One hudred eighty minutes
One hundred and eighty minutes of football to determine who goes to the Word Cup, Sweden or Portugal. On Friday at the Estadio da Luz in Lisbon, Portugal the first 90 minutes were played. I made the trip to cover the event for Pic-Agency. This is the second time I’ve travelled abroad to photograph a match for Pic-Agency, the first was the Ireland-Sweden match back in September. This time Pic-Agency opted to send two photographers so I travelled with my colleague Sami and so we split the pitch in half, placing ourselves on opposing goal lines.
One of the best parts with traveling abroad is seeing how they work in other countries. In Lisbon there was a very relaxed attitude. Once inside the stadium it felt like a place of people. The music was extremely loud. It all seemed loosely regulate, festive, and easy going. My colleague sat next to a photographer who chain smoked throughout the match, lighting new cigarettes with the one he just finished. When I saw one of the local photographers next to me roll up a cigarette I asked him if he was going to smoke it there. He smiled and said “this Portugal.”
From my position I had Sweden attacking towards me in the first half and Portugal in second. Sweden did better in the first half than in the second. The closest they came to scoring was from a Kim Källström free kick. But there were a few other good opportunities as well. Durring the first half I remember thinking to myself that Portugal’s biggest flaw is that there isn’t a lot of harmony in the team. If you fluster them and put them into difficulty they start to bicker amongst themselves. The picture of Pepe above was taken as he lashed out at one of his teammates for an error. Had Sweden been able to continue pressuring them they might have been able to exploit this but in the second half it seemed like it was all Portugal.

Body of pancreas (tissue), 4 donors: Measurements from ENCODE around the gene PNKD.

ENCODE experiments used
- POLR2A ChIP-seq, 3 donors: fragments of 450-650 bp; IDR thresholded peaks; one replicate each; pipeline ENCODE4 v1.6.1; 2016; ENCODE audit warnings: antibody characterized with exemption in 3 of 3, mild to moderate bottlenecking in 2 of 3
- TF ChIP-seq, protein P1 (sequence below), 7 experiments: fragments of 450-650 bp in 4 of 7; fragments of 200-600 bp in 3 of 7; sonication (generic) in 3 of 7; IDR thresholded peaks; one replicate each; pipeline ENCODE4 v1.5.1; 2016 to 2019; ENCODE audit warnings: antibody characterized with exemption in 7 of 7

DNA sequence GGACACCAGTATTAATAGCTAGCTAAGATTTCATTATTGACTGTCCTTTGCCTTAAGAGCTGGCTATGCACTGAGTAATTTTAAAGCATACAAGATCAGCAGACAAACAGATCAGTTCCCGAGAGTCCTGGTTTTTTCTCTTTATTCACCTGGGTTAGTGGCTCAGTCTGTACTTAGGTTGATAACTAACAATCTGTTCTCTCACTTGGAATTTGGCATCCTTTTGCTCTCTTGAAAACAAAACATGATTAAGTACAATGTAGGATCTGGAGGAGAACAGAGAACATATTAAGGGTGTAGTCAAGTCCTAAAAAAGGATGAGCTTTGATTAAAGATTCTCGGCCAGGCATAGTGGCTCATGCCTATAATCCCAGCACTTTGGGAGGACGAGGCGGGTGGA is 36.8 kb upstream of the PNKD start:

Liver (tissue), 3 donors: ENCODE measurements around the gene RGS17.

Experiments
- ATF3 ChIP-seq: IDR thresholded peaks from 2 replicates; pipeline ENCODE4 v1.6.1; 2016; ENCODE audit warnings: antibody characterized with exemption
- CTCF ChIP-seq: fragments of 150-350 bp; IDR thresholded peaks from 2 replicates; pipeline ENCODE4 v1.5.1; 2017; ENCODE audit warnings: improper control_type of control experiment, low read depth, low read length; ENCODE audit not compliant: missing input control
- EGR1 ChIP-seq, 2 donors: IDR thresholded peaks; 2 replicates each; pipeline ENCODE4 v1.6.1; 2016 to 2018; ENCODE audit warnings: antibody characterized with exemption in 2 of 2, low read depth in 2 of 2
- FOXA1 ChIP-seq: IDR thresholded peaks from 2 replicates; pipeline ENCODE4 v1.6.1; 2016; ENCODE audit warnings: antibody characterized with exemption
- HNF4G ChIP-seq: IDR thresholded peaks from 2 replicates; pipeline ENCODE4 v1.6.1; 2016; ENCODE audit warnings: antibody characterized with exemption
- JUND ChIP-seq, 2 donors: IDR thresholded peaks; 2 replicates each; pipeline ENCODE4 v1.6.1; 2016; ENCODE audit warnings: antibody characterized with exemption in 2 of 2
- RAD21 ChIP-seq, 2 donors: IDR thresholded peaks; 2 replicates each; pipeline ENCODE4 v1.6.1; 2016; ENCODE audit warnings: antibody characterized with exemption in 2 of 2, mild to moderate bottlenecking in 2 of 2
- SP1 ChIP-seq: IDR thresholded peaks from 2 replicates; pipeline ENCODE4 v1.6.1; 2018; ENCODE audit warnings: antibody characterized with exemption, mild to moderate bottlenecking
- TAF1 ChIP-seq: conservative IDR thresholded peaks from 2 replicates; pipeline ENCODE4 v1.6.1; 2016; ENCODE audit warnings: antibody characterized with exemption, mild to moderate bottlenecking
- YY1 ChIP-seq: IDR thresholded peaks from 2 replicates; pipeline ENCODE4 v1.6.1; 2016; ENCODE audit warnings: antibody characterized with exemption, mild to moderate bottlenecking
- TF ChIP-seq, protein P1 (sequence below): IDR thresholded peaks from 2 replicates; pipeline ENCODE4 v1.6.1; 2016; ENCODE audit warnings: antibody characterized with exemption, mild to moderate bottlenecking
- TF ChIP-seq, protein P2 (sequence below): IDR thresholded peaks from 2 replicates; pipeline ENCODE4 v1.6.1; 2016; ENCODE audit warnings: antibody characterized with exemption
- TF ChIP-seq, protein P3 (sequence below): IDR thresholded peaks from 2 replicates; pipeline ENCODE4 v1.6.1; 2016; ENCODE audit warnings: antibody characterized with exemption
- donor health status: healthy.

They were able to bring themselves in front of Sweden’s goal time and time again. That it ended 1-0 is really lucky for Sweden because it could have easily be 3-0. My positioning worked out really well for Ronaldo’s eventual goal. He ran right passed me celebrating and I was able to fire away as he celebrated.
None of the major Swedish newspapers ran the photos, which is disappointing. I had a feeling they might not want to use pictures of Portugal celebrating. Instead most opted to go with goal camera pictures where the focus was either on the goal keeper or the ball hitting the back of the net. The next morning I saw I had an image in Aftonbladet, but it was just a generic player picture. Kind of annoying when you are well placed and capture the moment that defines the match, but that’s just how the balls bounces I suppose.
On Tuesday they play the return match and Sweden needs to win 2-0 if they hope to go to the World Cup. They find themselves in the horrible position of needing a goal at all costs. Perhaps they have luck on their side and score early on. Then it’s all square and whoever scores the next one goes on to Brazil. However if the goal doesn’t come and time starts to pass they risk becoming desperate and forced to push high with lots of players, creating tons of space for Ronaldo and the rest of the Portuguese to expose. One of the most interesting things on Tuesday will be seeing how Ibrahimovic performs. His biggest criticism from his time in Italy was that he tends to not show up for the big matches. It’s a criticism that stands, especially in the Champions League. A lot of people billed these two games as a showdown between two superstars, but in the first round only one showed up. So which Ibra will turn up on Tuesday? The one who dominates league matches demolishing opponents, or the one who goes cold on the big stage? Will it be the Ibrahimovic who christened Friends Arena with four goals, one more beautiful than the other? I can’t wait to find out.
These images and more available exclusively via Pic-Agency.